Book Review : Taboo

Intro :  Taboo is a nonfiction book by Thomas Piggott. I received a copy of this book from the publicist for a review.

Amazon Synopsis :

Set in the Midlands during the 1970’s, Taboo tells the harrowing true story of the brutal abuse Thomas Piggott suffered and the childhood that was so heartlessly stolen from him as a result. It also follows him into adulthood, highlighting how the pain and emotional damage caused by these attacks blighted his relationships, his career and his life in general, long after they had stopped.

Review : Taboo is a tiny book. My epub copy came at 78 pages. That is, to be honest, both a good and a bad thing.

The first time I heard of this book, I assumed, correctly as it turned out, what the subject matter could be. But it is about more than that, more than child abuse only. The description of that part is dealt with in the early chapters. What this book is also about, as the synopsis indicates, are his struggles in life later on.

The book takes us through Thomas’s childhood and how the lack of a father figure made him susceptible to abuse. Events are not glossed over as the author, despite the horror of revisiting those dark times of his life, tries to tell us what and how exactly things happened. He laments the fact that no one saw the signs at the time.

The latter chapters of the book detail how he has been fighting a battle with depression that threatened to disrupt his family and life.

His grouse with society, and it keeps coming up repeatedly, is that we, as a society, either don’t believe a victim of abuse and depression, or choose to bury our heads in sand and imagine the same won’t happen to anyone we care about.

Sample this :

One of the most ignorant things is when you try to tell someone about your hurt and feelings, many people will change the subject without listening, that is something I was about to find out.

How many of us have seen/been in this situation? We either don’t talk about our traumatic experiences and when others speak out, we either change the topic or leave the area. All of which, as the author contends, can be hugely counterproductive. It isn’t easy for a person suffering from depression or any other form of mental illness to speak out. When they do, it is our duty — moral and ethical — to listen to them. To share their pain and reassure them that we are there for them, that they aren’t alone in this world. Can’t be difficult, can it?

Mr. Piggott tells us that 1 in 4 people in the UK suffer from depression. For a country like India, that ratio would mean more than 300 million people suffering from the problem. A staggering number by any standard and more than the entire population of most countries in the world. And yet, as in the author’s country, we don’t want to tackle mental illness here either. And that is more than a pity. That’s a tragedy of cataclysmic proportions.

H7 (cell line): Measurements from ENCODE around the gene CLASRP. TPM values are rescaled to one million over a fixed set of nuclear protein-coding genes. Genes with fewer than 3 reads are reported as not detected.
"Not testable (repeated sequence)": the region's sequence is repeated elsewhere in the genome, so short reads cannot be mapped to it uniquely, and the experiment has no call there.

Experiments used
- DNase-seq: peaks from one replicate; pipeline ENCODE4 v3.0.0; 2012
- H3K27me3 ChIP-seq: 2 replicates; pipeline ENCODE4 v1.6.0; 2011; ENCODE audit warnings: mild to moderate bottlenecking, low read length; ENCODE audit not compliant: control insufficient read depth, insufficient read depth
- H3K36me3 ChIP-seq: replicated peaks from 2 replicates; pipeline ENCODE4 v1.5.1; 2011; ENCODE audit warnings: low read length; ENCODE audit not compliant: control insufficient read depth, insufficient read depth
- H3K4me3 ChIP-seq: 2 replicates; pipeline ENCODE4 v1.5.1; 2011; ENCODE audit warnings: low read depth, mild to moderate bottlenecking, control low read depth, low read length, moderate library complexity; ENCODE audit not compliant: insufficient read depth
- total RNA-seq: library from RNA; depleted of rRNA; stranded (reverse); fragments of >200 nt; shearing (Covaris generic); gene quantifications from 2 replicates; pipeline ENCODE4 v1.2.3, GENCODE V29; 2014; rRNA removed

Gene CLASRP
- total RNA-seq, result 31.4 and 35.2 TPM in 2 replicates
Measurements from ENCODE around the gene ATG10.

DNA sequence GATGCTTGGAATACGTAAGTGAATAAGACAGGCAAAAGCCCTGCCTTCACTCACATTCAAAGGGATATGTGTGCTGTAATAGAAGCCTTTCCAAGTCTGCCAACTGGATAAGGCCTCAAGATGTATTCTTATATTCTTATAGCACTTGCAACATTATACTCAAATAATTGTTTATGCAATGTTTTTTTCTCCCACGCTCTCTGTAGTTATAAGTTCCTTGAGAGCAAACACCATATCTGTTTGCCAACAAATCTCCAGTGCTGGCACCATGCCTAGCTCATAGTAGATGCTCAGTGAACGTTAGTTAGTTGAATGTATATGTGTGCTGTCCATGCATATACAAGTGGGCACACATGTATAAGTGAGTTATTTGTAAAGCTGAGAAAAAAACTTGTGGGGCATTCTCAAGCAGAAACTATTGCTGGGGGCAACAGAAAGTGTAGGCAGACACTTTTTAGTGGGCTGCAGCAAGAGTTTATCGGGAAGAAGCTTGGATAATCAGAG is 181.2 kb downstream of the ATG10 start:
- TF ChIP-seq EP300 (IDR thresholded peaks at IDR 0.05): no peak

The book has been written in an easy language. However, there are quite a few places where the longish sentences get insipid. There are some grammatical anomalies too, but these are a minor blip on the subject and the heartfelt content.

In summary, as I said above, the book’s size is both a good and a bad thing. Good because you can finish it fast. Bad because it deals with subject matters that need to be talked about. Brushing an issue under the carpet will never solve it. The first step has to be acknowledgement of the problem which can only start with talking about it.

Verdict : Taboo is an important book in the discussion around child abuse and mental illness. Its brevity is an added bonus.

Genre : Memoir, Autobiography

Reading Guide : The subject matter and the details make for a difficult read, obviously. Brace for that when you start this.

Where to Buy: 

For India –

Other regions -

Rating : ⭐⭐⭐1/2

Have you read Taboo? Did you like it? Do you agree with this review? Kindly tell me in the comments section.

Thanks for reading.


  1. Taboo is a sensitive and candid account of childhood lost, of vulnerability and abuse and its ramifications for one individual.

    The book tries to get the reader to think about the issues that society considers unpleasant and ignores.

    I liked reading the book myself even though I paused often and set it aside to think things through.

    I enjoyed reading your book review for it gives an honest impression of the book and a peek into the mind of the author.

    Thanks for sharing 🙂

    Liked by 1 person

  2. What starts out as an early trauma, lives on within us and shapes us through the rest of our lives. That excerpt from the book is so well penned. How many times have we been guilty of changing the subject just to avoid an awkward situation? And you are right, talking about this issue openly is the first step towards making things right. Nice review of a though-provoking book.

    P.S. – how did your exams go?

    Liked by 1 person

    1. Yeah. Most adult idiosyncrasies are rooted in our childhood. And when there is something like this, it is definitely tougher for the person concerned.
      Thanks for the kind words.
      The exams went well, but not well enough. There’s always a new day, though. 😀

      Liked by 1 person

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